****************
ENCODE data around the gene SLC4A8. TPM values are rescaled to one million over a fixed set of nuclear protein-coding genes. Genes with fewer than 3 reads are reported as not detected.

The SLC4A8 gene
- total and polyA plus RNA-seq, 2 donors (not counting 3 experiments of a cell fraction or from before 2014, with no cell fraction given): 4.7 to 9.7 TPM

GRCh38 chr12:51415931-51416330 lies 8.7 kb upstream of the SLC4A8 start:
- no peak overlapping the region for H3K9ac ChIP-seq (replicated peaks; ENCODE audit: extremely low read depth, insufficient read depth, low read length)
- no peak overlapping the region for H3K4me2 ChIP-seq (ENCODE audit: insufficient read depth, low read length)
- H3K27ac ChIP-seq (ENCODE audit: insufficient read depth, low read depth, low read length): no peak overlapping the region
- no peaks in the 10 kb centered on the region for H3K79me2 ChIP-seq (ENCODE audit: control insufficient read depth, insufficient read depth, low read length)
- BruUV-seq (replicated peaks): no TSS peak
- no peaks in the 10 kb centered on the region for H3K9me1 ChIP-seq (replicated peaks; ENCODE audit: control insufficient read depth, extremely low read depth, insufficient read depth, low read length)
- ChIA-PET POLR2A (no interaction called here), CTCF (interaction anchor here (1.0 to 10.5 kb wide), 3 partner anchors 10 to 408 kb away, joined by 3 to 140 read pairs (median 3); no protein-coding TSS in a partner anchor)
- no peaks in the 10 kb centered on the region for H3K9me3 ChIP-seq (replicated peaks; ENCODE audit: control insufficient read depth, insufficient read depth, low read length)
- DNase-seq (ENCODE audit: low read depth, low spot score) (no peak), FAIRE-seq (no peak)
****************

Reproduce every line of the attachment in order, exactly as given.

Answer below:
ENCODE data around the gene SLC4A8. TPM values are rescaled to one million over a fixed set of nuclear protein-coding genes. Genes with fewer than 3 reads are reported as not detected.

The SLC4A8 gene
- total and polyA plus RNA-seq, 2 donors (not counting 3 experiments of a cell fraction or from before 2014, with no cell fraction given): 4.7 to 9.7 TPM

GRCh38 chr12:51415931-51416330 lies 8.7 kb upstream of the SLC4A8 start:
- no peak overlapping the region for H3K9ac ChIP-seq (replicated peaks; ENCODE audit: extremely low read depth, insufficient read depth, low read length)
- no peak overlapping the region for H3K4me2 ChIP-seq (ENCODE audit: insufficient read depth, low read length)
- H3K27ac ChIP-seq (ENCODE audit: insufficient read depth, low read depth, low read length): no peak overlapping the region
- no peaks in the 10 kb centered on the region for H3K79me2 ChIP-seq (ENCODE audit: control insufficient read depth, insufficient read depth, low read length)
- BruUV-seq (replicated peaks): no TSS peak
- no peaks in the 10 kb centered on the region for H3K9me1 ChIP-seq (replicated peaks; ENCODE audit: control insufficient read depth, extremely low read depth, insufficient read depth, low read length)
- ChIA-PET POLR2A (no interaction called here), CTCF (interaction anchor here (1.0 to 10.5 kb wide), 3 partner anchors 10 to 408 kb away, joined by 3 to 140 read pairs (median 3); no protein-coding TSS in a partner anchor)
- no peaks in the 10 kb centered on the region for H3K9me3 ChIP-seq (replicated peaks; ENCODE audit: control insufficient read depth, insufficient read depth, low read length)
- DNase-seq (ENCODE audit: low read depth, low spot score) (no peak), FAIRE-seq (no peak)